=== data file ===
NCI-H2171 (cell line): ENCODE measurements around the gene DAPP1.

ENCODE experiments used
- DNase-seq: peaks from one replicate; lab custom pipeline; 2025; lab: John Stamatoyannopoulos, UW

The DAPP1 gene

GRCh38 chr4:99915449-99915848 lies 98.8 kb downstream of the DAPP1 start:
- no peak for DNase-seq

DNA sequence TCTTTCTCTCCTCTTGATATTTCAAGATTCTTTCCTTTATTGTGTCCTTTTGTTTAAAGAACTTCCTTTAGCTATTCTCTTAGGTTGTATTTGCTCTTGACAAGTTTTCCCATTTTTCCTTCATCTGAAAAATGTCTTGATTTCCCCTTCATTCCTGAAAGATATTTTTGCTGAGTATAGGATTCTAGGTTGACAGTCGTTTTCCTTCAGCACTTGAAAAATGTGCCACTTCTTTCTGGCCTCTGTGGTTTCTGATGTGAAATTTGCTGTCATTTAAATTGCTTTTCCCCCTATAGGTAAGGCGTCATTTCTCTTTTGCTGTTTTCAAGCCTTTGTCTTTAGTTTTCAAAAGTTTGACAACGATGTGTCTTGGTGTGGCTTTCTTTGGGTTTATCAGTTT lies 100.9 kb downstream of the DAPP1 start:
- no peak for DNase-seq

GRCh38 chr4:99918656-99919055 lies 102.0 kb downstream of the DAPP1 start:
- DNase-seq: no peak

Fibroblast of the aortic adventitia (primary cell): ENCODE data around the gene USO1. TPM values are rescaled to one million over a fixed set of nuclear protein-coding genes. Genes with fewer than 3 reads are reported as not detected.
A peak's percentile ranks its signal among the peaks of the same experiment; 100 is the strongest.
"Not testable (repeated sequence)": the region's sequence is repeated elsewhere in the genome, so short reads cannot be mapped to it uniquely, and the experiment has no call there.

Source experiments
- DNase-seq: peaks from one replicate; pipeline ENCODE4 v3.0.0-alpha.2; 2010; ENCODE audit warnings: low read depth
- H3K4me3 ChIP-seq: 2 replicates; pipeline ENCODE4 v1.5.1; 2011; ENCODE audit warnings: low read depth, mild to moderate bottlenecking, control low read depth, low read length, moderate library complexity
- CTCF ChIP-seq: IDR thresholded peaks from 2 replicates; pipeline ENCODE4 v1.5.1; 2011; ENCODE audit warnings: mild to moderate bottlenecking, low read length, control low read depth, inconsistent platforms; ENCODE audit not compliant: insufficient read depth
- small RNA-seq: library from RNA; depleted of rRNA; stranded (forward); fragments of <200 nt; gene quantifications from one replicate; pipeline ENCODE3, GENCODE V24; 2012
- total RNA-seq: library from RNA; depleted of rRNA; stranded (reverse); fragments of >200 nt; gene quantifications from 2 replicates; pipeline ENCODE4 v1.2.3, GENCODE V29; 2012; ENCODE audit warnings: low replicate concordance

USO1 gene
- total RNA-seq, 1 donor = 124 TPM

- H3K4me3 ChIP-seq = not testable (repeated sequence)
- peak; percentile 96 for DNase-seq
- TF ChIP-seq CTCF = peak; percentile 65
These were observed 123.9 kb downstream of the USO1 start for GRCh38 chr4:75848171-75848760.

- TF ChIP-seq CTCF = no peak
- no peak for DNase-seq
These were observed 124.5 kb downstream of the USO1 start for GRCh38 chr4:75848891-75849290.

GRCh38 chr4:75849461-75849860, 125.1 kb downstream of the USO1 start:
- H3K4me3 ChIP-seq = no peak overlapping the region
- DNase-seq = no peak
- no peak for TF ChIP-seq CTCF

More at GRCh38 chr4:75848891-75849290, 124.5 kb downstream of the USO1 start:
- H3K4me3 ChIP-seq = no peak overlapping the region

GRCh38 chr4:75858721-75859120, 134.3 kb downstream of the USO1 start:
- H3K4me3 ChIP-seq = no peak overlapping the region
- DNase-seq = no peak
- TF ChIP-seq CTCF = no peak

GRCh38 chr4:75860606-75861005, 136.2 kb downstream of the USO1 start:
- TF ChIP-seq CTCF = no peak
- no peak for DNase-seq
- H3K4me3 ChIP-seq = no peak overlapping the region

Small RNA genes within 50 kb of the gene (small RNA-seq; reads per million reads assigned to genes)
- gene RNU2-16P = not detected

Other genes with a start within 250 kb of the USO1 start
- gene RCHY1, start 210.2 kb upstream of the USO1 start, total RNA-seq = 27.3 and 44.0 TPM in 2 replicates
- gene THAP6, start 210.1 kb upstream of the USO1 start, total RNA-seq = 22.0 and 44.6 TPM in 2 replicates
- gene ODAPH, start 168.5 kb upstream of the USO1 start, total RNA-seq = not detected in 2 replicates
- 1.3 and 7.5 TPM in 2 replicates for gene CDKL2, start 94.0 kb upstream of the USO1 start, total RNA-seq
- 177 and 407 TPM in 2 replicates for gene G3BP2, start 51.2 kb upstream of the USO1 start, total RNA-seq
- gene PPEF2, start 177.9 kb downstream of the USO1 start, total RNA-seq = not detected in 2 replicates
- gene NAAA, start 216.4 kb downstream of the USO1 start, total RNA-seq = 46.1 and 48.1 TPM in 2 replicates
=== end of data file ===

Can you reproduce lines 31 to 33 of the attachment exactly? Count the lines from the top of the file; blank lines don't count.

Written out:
- DNase-seq = no peak
- no peak for TF ChIP-seq CTCF

More at GRCh38 chr4:75848891-75849290, 124.5 kb downstream of the USO1 start: